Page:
Rotators VS Sprays

March 26th, 2020

Rotators Vs Sprays

The most popular pop-up sprinkler nozzles are the Hunter MP Rotators and the Rain Bird R-Van's. This type of sprinkler nozzle is referred to as a rotator; it has finger streams of water shooting out, which then rotate around the head of the nozzle. In comparison to the spray head nozzles, these use a typical fan type spray to cover the area.

The significant benefit in the rotator sprinklers is that they use less water and have a lower application rate, ensuring there is no water runoff. Using less water per nozzle will enable you to run more at a time you are therefore saving money in having no runoff and reducing the number of zones required.

Hunter MP Rotator


The MP Rotator's are installed onto any conventional spray head body or shrub adapter. Transforming them into high uniformity, low precipitation rate sprinklers with matched precipitation at any arc and any radius.

Rain Bird R-Van


The R-VAN's engineered to deliver the most efficient coverage while making installation and maintenance faster and easier. The R-Vans work on the same principles of the MP Rotators.


Spray Nozzles

Spray Nozzles were the traditional spray head that was used in the past. It has a fan spray pattern with smaller droplet sizes. Hunter and Rain Bird both have their variations of spray nozzles. The nozzles are adjustable from shut off to a 360-degree spray pattern. Simple to adjust with twisting the top and no tool required.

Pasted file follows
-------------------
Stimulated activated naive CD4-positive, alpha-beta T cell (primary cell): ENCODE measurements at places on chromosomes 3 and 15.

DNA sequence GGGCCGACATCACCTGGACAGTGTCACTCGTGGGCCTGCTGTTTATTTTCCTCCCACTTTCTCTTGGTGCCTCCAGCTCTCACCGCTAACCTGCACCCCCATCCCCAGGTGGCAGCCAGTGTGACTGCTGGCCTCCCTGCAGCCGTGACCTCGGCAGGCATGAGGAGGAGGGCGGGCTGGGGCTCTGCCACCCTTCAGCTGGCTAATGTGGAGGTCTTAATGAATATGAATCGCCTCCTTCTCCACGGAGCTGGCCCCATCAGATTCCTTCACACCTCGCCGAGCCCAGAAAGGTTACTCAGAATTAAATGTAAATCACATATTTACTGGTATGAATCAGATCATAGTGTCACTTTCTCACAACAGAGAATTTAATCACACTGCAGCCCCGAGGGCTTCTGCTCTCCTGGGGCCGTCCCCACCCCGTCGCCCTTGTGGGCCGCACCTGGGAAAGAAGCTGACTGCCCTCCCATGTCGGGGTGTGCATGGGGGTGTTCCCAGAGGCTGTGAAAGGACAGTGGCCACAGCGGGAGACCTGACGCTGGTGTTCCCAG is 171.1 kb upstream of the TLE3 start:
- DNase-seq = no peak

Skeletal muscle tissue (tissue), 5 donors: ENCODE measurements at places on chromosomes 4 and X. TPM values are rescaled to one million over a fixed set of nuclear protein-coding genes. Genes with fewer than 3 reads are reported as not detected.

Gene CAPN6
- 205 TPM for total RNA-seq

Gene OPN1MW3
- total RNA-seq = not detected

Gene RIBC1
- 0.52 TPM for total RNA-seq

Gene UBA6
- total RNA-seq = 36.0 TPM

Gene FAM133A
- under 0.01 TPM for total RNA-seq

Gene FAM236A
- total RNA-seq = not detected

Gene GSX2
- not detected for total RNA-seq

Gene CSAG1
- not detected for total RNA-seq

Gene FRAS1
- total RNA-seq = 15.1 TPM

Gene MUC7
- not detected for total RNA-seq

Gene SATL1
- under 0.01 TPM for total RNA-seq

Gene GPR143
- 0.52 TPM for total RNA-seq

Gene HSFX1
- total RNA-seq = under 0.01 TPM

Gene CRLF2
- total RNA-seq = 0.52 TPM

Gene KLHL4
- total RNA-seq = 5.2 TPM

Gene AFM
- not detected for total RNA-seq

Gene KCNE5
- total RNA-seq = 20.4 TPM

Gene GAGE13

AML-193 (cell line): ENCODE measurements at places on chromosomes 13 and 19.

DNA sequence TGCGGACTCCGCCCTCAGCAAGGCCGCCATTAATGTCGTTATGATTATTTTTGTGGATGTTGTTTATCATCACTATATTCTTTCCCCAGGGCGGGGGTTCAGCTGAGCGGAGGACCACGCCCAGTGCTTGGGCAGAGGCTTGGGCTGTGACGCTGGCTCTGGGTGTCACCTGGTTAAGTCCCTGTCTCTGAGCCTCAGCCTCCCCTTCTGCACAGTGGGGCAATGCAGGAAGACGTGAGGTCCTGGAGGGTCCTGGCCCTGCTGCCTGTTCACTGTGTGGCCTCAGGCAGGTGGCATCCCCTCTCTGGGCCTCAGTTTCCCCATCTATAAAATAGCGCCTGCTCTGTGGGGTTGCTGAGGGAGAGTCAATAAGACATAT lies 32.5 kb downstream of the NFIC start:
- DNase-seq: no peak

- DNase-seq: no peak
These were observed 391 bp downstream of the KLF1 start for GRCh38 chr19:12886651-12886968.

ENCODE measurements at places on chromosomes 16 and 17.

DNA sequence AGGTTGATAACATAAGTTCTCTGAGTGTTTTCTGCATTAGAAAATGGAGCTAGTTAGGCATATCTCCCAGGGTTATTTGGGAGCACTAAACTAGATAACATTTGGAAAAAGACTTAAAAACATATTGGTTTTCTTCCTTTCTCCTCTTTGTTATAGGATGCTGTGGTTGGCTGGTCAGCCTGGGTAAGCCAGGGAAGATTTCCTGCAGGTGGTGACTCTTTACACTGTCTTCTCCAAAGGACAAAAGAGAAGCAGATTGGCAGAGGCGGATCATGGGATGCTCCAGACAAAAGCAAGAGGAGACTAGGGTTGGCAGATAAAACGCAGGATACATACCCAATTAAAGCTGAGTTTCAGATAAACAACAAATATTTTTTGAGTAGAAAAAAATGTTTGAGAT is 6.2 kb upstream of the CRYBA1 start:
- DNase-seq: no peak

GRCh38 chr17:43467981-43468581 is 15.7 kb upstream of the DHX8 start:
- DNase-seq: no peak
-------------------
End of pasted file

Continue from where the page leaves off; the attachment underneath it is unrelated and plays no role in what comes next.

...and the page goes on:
Rotator Nozzles

Hunter MP Rotator Strip Nozzles


  • Application rates are lower resulting in a better absorption rate by the soil
  • Bigger droplet size doesn't get affected by the wind as easily as the sprays.
  • Lower water usage per nozzle means more nozzles running at the same time
  • Less water used per nozzle = fewer zones needed = saving money
  • A more significant range of throwing distances means fewer sprinklers to cover an area.
  • Fewer zones = decrease in install time, less pipe required, smaller controller needed, fewer fittings.
  • Less expensive once you combine all of the factors.
  • More even coverage in throw


  • Price per nozzle is higher
  • different nozzles are required for different arcs
    • MP Rotator = 90-210, 210-270, 360
    • R-Van = 45-270, 360

Spray Nozzles